Funny, but irrelevant.  Parents who die, for example, can’t continue to support their children from the afterlife.

    • #28
  29. navyjag Coolidge
    navyjag
    @navyjag

    Frank Monaldo (View Comment):

    I too debated in high school and college. I agree that “spreading” sort of defeats the purpose of debate. However, we learned that many of the arguments produced in spreading were essentially the same argument recast in different ways. By pointing out that points 4-10, for example, were the same we collapsed them into one argument. We then refuted that one argument. We found that we got on the good side of judges by doing this and making their jobs easier. The judges tended to give us leeway in how we collapsed the many points into a few.

    A favorite story of mine was when a colleague was debating nationalizing health care. The affirmative tried to claim a large number of lives saved. His response was to hold up a story from the National Inquire claiming proof of life after death. Hence the affirmative could claim no harm.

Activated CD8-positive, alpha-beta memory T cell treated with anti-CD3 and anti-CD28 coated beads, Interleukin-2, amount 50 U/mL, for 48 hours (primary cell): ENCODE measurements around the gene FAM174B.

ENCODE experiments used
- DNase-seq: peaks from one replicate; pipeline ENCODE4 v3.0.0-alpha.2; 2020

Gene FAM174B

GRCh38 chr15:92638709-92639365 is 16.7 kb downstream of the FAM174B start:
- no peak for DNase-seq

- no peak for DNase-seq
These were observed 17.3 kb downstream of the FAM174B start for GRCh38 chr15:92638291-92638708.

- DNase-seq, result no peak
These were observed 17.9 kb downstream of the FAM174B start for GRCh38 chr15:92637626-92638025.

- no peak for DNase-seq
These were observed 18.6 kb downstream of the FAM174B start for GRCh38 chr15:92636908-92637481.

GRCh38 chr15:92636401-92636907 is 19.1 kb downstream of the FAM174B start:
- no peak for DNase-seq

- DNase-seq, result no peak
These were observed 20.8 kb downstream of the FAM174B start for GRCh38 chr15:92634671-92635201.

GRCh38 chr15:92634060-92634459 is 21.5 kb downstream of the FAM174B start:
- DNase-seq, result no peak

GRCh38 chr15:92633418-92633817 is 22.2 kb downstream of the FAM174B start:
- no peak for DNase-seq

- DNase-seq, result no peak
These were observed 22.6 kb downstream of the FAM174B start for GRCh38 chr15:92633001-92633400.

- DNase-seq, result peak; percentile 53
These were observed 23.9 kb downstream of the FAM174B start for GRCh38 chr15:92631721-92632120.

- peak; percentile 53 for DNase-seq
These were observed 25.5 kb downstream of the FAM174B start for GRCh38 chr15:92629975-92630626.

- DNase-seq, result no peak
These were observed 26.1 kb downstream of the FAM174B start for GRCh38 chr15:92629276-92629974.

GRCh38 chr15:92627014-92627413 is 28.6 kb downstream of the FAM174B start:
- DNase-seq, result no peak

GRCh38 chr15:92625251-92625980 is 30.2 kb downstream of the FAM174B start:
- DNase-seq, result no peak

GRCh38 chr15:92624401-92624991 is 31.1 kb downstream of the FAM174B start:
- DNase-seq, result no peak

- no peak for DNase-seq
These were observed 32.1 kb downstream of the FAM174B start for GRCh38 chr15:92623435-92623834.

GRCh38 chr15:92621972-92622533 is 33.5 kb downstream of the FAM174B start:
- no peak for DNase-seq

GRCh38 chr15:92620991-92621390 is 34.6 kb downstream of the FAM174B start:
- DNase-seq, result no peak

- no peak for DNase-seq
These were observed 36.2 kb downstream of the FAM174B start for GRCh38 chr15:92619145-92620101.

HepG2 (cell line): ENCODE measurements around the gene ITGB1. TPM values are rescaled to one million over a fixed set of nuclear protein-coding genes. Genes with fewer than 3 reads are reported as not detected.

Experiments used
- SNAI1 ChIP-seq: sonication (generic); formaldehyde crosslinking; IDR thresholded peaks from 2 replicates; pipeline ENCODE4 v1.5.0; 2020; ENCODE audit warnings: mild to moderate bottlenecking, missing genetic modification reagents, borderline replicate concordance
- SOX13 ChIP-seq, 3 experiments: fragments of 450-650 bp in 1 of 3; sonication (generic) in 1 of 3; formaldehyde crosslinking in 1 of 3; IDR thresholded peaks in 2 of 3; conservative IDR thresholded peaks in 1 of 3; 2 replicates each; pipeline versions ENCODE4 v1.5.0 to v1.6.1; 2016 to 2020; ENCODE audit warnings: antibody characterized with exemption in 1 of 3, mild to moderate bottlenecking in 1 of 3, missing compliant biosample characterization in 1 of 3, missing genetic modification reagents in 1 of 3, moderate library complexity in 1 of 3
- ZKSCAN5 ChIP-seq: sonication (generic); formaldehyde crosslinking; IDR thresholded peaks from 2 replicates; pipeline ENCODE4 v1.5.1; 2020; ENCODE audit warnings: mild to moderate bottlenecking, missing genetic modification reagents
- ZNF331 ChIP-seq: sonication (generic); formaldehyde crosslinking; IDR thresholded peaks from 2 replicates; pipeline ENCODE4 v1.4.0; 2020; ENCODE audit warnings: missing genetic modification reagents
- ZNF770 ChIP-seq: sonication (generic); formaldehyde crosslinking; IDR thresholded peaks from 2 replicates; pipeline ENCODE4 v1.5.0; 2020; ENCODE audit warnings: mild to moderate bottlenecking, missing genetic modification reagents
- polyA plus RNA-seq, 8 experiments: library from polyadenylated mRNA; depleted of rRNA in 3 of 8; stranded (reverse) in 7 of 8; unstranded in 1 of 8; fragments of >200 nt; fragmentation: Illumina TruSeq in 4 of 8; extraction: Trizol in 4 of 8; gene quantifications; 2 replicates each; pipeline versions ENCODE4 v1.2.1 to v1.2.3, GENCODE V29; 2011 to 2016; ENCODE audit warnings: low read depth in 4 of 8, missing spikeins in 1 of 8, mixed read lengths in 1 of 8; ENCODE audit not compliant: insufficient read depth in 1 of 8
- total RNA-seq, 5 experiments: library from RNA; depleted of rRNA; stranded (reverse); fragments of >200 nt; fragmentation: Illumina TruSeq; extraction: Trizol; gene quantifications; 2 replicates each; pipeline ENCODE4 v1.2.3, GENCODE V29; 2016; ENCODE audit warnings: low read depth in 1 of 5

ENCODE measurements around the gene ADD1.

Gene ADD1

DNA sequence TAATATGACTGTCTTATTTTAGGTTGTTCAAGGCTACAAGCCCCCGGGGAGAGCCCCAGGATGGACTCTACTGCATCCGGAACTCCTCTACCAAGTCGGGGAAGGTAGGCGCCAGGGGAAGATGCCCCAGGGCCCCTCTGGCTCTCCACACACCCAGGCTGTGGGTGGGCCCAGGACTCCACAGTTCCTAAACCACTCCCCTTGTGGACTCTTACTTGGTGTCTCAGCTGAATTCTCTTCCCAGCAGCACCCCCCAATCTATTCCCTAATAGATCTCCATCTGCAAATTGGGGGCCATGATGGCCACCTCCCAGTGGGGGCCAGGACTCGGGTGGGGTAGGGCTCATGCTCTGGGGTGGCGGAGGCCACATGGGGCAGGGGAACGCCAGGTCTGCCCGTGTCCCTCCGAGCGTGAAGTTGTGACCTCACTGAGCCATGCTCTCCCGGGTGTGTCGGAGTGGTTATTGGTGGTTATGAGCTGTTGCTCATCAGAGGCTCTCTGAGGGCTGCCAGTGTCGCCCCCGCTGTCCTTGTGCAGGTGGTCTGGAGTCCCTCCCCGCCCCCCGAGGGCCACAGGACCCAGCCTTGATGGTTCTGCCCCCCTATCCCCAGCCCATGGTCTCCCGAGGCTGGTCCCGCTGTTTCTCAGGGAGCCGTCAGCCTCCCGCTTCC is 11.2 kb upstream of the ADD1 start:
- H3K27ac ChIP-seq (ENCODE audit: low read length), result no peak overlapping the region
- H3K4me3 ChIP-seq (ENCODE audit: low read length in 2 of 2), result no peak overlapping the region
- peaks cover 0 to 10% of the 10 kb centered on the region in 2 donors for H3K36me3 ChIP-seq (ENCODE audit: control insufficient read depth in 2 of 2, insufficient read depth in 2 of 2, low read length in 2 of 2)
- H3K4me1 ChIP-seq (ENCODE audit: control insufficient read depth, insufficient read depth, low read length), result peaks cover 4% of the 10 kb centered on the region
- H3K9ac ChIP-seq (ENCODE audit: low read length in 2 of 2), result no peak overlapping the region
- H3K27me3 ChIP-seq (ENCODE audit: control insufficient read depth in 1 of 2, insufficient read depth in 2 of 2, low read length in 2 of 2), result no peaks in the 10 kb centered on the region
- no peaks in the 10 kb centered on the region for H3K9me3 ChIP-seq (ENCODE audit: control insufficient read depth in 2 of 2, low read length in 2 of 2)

That was the 1963-64 HS topic.  Too bad no one in D.C. paid attention to what all the HS debaters knew Medicare was going to eventually cost. 

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  30. kedavis Member
    kedavis
    @kedavis

    navyjag (View Comment):

    Frank Monaldo (View Comment):

    I too debated in high school and college. I agree that “spreading” sort of defeats the purpose of debate. However, we learned that many of the arguments produced in spreading were essentially the same argument recast in different ways. By pointing out that points 4-10, for example, were the same we collapsed them into one argument. We then refuted that one argument. We found that we got on the good side of judges by doing this and making their jobs easier. The judges tended to give us leeway in how we collapsed the many points into a few.

    A favorite story of mine was when a colleague was debating nationalizing health care. The affirmative tried to claim a large number of lives saved. His response was to hold up a story from the National Inquire claiming proof of life after death. Hence the affirmative could claim no harm.

    That was the 1963-64 HS topic. Too bad no one in D.C. paid attention to what all the HS debaters knew Medicare was going to eventually cost.

    They didn’t need high school debate teams to tell them anything, their own “think tanks” etc already told them.